Then again, if I wanted to go the paranoid intimidation route, all I'd have to do is sing a few select Christmas carols. Have you actually listened to the lyrics of "Santa Claus Is Coming to Town"?

He sees you when you're sleeping / He knows when you're awake / He knows when you've been bad or good / So be good for goodness sake

. Music and lyrics by George Orwell.

Turns out, none of that is necessary. My first donor comes 36 minutes into Operation Enduring Need'em when an elderly gentleman in a cowboy hat drops 15 cents in the kettle. I never thought I'd be so happy to be nickel and dimed. Soon after, a nice old biddy, who has been waiting for a senior citizen shuttle for more than an hour and is wearing a sweater with kittens stitched on it, drops in a dollar.

Here's a free stock tip: Put all your money into whatever company makes Special Kitty cat food and Tidy Cats cat litter. An inordinate number of people leaving Wal-Mart are older ladies hefting 20-pound bags of these products.

There are other items, sure. Judging by the shopping cart contents, there's a sale on Brawny paper towels and 23-inch televisions. People come. They go. They buy toilet paper, 12-packs of generic cola, jugs of canola oil and antifreeze, home theater systems, ice scrapers and bags of potato chips.

What most of them don't appear to have is spare change. After an hour I've netted about $2.52. Then a middle-aged woman with big black hair and sunglasses stops and asks, "Do you guys take checks?"

Hellfreakingyeah we take checks.

"I've been wanting to give you guys something but I never have any cash," the woman, who declines to be identified, explains. "I think the Salvation Army is a wonderful organization. I've seen them help a lot of people-they've helped me at times-and I think it's just a really good thing."

With that she stuffs a $10 check in the kettle.


As the morning drags on, and with nothing better to do, I decide to collect intelligence on troop movements. From 11:15 am until 12:15 pm, 498 shoppers walk out the exit, and 30 of them donate something. At that rate I am going to see approximately 4,000 people walk out of Wal-Mart and about 240 of them-or 6 percent-drop something in the kettle. I need to up the ante. I find an extra paper clip and magnify my ringing ability twofold. It's on like Donkey Kong.

Except it's not. I'm starting to show signs of battle fatigue well into my fourth hour on the line. I shake my notebook for five minutes before realizing it isn't the bell. At this pace, by the end of the day I'll be drooling on myself and staring quizzically at the Fanta machine like Jack Nicholson post-lobotomy in One Flew Over the Cuckoo's Nest.

Three soldiers in US Army fatigues approach my position. I'm uncertain what the protocol is for saluting other branches of the military but it turns out the only salute I would be inclined to give them is the one-fingered variety after the three stride past without giving me a second glance.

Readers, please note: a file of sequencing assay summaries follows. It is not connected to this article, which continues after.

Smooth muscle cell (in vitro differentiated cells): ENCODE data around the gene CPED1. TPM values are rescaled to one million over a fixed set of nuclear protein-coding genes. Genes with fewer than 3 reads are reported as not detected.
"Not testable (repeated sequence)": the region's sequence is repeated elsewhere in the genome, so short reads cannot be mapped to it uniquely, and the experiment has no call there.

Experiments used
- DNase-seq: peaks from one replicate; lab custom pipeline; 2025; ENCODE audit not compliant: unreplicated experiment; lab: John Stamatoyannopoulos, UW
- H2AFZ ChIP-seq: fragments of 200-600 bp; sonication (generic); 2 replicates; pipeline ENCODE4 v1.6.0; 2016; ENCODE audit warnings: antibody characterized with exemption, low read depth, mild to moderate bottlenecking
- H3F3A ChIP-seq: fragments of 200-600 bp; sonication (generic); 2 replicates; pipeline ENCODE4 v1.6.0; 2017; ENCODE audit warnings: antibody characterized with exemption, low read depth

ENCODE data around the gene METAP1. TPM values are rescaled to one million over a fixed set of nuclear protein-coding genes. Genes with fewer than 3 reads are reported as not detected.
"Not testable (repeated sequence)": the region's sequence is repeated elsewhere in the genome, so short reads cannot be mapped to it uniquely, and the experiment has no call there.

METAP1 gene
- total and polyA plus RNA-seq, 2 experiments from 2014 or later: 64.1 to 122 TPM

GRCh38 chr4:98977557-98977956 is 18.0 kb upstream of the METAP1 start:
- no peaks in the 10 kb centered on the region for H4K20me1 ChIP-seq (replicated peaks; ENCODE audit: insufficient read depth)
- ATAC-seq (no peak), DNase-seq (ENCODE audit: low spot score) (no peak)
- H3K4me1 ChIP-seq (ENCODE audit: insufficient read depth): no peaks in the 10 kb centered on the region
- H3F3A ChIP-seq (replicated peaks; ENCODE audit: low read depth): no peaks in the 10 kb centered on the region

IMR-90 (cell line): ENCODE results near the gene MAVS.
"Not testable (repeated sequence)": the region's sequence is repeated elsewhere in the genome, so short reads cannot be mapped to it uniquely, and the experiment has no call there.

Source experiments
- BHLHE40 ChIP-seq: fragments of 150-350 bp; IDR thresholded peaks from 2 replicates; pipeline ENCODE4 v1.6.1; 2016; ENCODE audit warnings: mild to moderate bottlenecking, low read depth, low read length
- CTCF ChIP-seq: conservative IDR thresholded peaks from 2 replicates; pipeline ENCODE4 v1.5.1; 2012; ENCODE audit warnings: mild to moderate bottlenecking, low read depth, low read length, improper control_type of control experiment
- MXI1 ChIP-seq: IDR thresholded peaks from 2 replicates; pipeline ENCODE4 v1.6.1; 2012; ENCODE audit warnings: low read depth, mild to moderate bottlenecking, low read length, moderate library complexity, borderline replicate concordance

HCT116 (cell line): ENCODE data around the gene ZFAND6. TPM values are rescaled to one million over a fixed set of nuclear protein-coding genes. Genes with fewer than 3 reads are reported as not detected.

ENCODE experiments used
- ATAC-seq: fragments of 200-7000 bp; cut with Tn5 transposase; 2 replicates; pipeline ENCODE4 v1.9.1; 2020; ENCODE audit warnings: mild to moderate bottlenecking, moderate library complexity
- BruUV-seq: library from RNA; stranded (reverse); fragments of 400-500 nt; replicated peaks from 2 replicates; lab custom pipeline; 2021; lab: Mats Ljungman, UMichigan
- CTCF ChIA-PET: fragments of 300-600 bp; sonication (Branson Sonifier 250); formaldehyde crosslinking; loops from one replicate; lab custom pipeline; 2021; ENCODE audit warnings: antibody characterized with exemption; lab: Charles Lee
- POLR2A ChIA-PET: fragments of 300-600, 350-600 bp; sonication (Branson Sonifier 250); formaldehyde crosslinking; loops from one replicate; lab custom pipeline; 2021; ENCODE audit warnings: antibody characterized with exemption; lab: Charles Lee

It's time for reinforcements. Jerry Gattis to the rescue. The captain arrives and apologizes for being late. He was showing some visiting Islamic clerics around HQ. Now it's game time. Gattis may only be a captain in the Salvation Army but he moves around a kettle with the confidence of a field general. First, he moves my position so that it's directly in front of the exit. No retreat, no surrender. Then he hands me his personal bell, shiny silver, unencumbered by twine and with an actual bell instead of a paper clip.

He expertly begins greeting each person with a hello, Merry Christmas, God bless, how are you today, etc. He advises me in no uncertain terms not to fire until I see the whites of their eyes. After that, he leaves me in command. Turns out his strategy is far more effective, if a tad less subtle. The meek may inherit the earth, but they sure as hell aren't going to win a war like this one.

Then again, it seems the meek are the ones financing this war.

During my recon mission, comrades like the Unabeller, Mr. Cash and Juan George Martinez-commander of the Sam's Club kettle-had informed me that the needy are the most inclined to give to the needy.

"The ones who donate the most are the young, the poor and the elderly," Martinez says. "The rich don't. You can tell them by their clothing, they dress the part. Basically they're all business when they walk out of here. They rarely stop. But I still wish them a Merry Christmas anyway."

Ah, the old "Merry Christmas." I had attempted to avert that linguistic land mine by greeting people with an innocuous "happy holidays" but soon discovered most people appraised my politically correct posturing with eye-rolling derision.

"Merry Christmas," a middle-aged woman retorts as she forcibly stuffs a George Washington in my kettle. "Ditch that 'happy holidays' crap."

You're either with Santa or you're against him.

The consumers of Wal-Mart are with him, even if not all of them seem to be entirely with it. This appears to be a favorite shopping locale for the mentally disturbed. And I am apparently the nougat in these nut bars. One unnerving young woman-who resembles the creepy prepubescent from The Ring-stands a few feet from me for the better part of an hour chain-sucking lollipops and occasionally breaking out in a manic cackle, her eyes trained squarely on me the entire time. Then comes the dust buster.